John Payson email (remove spam text)
> Your right, the engineer who analyzed the plant response knows
> where the poles and zeros are, and his closed form algorithm
> provides the gain and phase compensation.
> >And, most importantly, physical processes don't have poles & zeros,
> >anyway. The poles & zeros are a feature of your mathematical model of
> >the process.
> I don't know where you studied control theory, but If you are using
> a linear time-invariant system to control a physical process, It
> had better have a response in the frequency domain.
> >There is no reason that I know of to believe that there
> >are no other valid models of physical processes, or to
> >believe that other models might not be as good.
> I didn't say there were no other valid models. I said if you have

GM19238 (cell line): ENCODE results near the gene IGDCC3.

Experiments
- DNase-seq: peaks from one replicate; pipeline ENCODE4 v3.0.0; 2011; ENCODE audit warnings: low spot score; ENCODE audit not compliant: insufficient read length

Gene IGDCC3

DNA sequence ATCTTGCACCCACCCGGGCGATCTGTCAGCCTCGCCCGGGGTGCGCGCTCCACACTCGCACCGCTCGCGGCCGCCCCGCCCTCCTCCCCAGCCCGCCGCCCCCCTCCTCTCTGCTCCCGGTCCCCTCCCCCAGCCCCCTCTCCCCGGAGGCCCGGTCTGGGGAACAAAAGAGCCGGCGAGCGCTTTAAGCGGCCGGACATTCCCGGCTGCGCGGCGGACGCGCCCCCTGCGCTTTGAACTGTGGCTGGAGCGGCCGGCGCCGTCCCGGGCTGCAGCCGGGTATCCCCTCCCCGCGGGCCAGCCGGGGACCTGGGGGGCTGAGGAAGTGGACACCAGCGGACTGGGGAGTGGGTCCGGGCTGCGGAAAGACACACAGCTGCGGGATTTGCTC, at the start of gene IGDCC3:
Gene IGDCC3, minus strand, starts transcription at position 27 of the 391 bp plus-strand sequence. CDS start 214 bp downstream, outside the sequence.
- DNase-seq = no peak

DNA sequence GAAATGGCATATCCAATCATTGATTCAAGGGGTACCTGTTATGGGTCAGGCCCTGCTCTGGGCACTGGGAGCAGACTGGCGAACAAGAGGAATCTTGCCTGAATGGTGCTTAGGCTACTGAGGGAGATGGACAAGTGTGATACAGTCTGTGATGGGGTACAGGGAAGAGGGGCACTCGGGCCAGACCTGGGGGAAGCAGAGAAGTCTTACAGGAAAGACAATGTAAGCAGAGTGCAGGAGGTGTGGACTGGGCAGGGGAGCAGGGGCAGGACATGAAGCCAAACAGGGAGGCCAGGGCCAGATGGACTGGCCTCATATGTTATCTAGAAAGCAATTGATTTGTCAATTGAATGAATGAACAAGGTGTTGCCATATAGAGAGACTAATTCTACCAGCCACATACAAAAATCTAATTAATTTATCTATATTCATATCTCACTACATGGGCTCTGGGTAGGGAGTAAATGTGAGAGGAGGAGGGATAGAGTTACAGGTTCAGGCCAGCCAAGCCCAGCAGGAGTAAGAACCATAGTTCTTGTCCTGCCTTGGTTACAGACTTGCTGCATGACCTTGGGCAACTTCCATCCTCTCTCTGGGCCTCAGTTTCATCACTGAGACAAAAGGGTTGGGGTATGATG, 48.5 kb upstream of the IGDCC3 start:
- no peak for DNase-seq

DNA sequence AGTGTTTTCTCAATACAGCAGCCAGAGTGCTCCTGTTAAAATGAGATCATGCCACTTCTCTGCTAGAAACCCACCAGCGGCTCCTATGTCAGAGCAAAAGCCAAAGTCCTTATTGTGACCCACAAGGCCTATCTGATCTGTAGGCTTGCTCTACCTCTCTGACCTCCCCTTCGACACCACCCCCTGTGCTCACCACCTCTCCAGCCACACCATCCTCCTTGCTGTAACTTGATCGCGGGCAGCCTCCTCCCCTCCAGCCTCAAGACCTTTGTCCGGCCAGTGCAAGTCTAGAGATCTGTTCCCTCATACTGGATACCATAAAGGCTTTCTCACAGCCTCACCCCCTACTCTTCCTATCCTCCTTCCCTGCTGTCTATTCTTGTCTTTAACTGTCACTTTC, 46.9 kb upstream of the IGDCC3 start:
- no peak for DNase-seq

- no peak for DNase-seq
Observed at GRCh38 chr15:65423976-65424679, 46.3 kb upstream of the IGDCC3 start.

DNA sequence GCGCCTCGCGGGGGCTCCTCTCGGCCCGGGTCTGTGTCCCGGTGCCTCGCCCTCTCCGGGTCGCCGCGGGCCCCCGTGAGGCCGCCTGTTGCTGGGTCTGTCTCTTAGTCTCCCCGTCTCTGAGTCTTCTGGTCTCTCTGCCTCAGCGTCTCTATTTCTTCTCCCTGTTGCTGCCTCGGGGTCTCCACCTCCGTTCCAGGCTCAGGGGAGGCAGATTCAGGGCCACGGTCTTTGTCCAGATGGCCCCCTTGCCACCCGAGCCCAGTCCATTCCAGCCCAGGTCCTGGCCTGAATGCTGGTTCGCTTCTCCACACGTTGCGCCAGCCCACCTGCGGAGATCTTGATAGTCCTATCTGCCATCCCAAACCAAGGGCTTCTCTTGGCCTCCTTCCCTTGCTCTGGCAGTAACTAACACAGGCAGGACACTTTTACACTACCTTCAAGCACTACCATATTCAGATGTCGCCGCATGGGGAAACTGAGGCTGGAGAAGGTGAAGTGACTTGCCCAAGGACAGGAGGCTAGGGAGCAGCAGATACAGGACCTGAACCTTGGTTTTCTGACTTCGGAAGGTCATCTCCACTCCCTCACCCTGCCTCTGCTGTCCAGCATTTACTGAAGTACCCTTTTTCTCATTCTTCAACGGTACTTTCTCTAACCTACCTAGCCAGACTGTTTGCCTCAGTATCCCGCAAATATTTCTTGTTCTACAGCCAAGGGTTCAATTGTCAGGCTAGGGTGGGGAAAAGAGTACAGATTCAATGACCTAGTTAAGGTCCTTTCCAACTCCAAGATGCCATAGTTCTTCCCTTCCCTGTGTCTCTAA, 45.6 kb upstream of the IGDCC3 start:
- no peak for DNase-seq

> a model which in closed form, you know what compensation will
> provide stability for all time.
I think one of the issues with fuzzy systems is that real-life systems
seldom exhibit ideal linear behavior; PID systems can be unstable or
conditionally-stable on such systems and changing system behavior can
change controller response. While fuzzy systems will seldom have closed-
loop behavior as good as a perfectly-tuned PID system, they can often be
made less sensitive to system characteristics.
As a (very) rough analogy, a camera lens which is designed to focus perfectly
at a certain distance will be very sensitive to changes in that distance;
objects at other distances will be out of focus. By contrast, a lens which
is focuses less well at is focusing distance may blur less at other distances.
The extreme example of this is a pinhole camera which blurs objects at all
distances roughly uniformly.
In reply to: <m0u6Hf2-000BaYC@mailbox.mcs.com> from "Mike Riendeau" at Apr 8, 96 09:39:49 am
See also: www.piclist.com/techref/index.htm?key=fuzzytech+RE%5D
You must be a member of the
piclist mailing list
(not only a www.piclist.com member) to post to the